Photocoagulation is a proven treatment modality for a number of retinal diseases. In pan-retinal ablation, considerations of heat flow and the magnitude of retinal damage in terms of inner retinal loss is of limited consequence unless nerve-fiber involvement occurs with associated field loss. In contrast, focal treatment of central retinal pathologies, such as diabetic maculopathy and sub-retinal neovascularizations, demands that care be taken to minimize retinal damage and preserve central visual function. In photocoagulation, the extent to which progressively more retinal damage occurs is related to the passage of temperature transients away from the retinal pigment epithelium. If localized damage to the RPE could be achieved, then this would enable many more cases to be treated. The present paper reviews those biophysical factors which might be exploited to localize damage to achieve this end. Four schemes were examined. It is concluded that repetitive-pulse photocoagulation may prove to be the most promising technique.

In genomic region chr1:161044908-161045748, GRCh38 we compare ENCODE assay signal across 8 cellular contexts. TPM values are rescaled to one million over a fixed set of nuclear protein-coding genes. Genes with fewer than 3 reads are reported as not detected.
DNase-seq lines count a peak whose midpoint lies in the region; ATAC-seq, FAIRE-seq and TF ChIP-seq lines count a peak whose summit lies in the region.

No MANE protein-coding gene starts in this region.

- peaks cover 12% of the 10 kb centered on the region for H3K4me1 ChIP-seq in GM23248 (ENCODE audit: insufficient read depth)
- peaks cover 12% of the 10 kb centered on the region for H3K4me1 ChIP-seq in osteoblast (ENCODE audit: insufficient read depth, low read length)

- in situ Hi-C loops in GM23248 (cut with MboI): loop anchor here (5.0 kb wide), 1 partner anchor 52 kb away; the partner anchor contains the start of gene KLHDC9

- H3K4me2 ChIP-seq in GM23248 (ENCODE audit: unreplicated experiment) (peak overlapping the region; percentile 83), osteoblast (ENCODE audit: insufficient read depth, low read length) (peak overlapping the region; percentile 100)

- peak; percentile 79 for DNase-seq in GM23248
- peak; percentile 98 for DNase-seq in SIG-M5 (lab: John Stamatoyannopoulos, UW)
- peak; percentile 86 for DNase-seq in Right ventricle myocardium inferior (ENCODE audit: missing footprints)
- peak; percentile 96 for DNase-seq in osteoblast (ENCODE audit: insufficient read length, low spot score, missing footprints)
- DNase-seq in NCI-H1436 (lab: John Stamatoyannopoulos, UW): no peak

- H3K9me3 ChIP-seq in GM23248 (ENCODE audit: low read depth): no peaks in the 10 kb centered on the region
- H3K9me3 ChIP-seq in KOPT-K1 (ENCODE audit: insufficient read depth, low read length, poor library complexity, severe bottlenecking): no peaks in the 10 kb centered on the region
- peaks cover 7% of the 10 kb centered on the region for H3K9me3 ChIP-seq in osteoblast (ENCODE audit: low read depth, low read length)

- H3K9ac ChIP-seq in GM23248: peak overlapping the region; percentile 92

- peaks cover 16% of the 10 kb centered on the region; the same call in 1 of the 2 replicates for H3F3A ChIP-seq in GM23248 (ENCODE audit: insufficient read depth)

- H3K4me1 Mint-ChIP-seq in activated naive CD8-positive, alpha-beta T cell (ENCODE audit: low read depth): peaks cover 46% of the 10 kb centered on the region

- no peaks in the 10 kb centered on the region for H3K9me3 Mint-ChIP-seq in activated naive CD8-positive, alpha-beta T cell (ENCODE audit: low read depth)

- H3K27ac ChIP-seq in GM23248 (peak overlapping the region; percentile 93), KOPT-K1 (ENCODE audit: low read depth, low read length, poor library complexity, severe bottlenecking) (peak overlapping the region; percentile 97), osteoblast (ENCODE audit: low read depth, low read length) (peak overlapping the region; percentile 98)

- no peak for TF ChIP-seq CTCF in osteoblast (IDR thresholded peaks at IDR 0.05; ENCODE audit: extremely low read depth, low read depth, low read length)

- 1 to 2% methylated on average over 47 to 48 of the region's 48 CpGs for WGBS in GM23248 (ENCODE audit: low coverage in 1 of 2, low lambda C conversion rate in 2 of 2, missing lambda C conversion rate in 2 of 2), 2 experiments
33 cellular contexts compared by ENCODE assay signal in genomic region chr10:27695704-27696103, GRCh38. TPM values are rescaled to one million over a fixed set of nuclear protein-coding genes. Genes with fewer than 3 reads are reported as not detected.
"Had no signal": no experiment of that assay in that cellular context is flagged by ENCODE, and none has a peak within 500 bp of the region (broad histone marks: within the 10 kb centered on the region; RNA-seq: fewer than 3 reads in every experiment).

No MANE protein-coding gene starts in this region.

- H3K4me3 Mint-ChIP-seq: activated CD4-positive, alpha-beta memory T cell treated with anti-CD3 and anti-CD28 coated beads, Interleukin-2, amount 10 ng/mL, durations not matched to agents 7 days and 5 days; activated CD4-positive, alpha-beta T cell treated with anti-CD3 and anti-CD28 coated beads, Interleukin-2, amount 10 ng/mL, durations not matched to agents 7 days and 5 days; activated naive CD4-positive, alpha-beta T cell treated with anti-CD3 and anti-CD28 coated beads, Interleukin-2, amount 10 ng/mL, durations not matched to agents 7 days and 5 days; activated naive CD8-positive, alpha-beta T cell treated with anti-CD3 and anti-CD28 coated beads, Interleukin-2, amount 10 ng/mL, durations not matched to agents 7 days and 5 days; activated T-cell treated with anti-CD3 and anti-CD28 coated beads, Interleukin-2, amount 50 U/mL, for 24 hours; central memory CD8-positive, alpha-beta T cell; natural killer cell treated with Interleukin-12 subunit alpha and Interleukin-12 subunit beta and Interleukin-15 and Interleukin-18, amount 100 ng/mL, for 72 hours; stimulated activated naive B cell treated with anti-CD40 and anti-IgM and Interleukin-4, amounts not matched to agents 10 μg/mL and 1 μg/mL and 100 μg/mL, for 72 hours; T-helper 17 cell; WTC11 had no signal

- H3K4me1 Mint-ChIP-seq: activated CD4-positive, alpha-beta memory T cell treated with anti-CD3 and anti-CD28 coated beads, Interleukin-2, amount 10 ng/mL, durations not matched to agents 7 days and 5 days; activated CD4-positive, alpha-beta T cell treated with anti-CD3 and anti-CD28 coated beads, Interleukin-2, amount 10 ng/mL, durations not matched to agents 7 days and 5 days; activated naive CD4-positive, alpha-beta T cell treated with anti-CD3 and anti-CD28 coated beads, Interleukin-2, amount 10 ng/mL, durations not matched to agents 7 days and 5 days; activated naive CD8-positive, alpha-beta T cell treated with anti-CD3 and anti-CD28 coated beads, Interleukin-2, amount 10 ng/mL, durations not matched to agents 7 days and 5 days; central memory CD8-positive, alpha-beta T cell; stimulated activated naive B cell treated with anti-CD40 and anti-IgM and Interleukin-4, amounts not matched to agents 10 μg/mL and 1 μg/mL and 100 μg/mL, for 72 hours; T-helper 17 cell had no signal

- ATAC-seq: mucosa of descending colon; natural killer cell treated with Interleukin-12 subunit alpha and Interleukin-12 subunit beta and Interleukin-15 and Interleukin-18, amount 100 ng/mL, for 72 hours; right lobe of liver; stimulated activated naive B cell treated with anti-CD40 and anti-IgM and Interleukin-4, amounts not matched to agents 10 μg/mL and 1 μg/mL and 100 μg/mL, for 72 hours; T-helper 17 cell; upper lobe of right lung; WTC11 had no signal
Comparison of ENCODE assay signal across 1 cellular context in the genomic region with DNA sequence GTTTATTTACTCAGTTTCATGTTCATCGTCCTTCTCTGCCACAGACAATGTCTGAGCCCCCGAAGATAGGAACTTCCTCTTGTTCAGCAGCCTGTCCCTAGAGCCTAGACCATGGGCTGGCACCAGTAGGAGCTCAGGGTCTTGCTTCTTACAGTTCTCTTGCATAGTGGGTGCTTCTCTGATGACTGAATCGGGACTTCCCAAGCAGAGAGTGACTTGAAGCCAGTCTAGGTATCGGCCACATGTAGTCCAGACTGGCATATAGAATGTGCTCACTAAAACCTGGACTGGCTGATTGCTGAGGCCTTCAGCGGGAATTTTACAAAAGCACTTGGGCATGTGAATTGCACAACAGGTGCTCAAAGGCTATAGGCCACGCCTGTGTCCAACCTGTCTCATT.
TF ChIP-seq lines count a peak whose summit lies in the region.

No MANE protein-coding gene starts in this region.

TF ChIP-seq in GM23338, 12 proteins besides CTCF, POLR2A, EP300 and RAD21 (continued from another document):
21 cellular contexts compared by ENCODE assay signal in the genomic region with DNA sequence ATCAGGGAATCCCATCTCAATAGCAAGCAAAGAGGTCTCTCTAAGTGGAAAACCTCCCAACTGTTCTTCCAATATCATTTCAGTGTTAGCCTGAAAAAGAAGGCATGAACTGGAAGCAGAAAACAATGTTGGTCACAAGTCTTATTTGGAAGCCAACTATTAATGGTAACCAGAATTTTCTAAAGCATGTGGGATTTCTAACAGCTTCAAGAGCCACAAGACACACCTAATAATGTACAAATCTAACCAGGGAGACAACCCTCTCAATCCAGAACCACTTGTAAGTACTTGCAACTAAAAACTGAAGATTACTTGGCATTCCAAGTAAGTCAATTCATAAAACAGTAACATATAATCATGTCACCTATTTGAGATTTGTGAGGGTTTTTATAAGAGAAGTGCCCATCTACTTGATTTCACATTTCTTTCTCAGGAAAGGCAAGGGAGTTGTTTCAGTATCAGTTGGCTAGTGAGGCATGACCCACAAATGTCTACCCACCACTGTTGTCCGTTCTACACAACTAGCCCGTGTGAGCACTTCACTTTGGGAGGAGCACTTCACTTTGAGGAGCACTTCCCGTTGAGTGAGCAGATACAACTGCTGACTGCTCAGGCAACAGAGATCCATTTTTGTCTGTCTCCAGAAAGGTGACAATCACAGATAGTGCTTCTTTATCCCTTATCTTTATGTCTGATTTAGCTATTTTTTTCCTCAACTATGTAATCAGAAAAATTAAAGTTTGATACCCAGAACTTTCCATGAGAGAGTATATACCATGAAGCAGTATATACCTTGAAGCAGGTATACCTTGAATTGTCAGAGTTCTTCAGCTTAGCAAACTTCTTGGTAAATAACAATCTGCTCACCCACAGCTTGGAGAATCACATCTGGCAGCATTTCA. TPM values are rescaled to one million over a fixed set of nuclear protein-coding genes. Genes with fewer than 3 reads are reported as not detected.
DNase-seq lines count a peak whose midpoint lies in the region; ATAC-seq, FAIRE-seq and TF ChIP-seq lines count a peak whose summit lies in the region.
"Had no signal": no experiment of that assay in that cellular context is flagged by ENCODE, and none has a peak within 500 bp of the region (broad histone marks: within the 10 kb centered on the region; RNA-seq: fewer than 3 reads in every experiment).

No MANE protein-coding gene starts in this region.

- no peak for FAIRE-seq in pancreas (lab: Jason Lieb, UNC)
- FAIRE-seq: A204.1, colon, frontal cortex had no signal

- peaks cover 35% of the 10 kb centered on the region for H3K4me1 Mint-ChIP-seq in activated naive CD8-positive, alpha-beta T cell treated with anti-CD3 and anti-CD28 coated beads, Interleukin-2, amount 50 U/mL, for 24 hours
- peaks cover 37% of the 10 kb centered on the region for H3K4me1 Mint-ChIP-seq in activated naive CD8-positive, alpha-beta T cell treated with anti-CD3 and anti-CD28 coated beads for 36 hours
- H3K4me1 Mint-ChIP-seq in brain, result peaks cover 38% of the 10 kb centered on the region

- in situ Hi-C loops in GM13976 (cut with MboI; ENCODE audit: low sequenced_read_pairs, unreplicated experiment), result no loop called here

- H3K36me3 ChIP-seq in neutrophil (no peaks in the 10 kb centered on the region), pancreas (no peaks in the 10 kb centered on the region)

|Original language||English (US)|
|Number of pages||12|
|Journal||Lasers and Light in Ophthalmology|
|State||Published - 1992|
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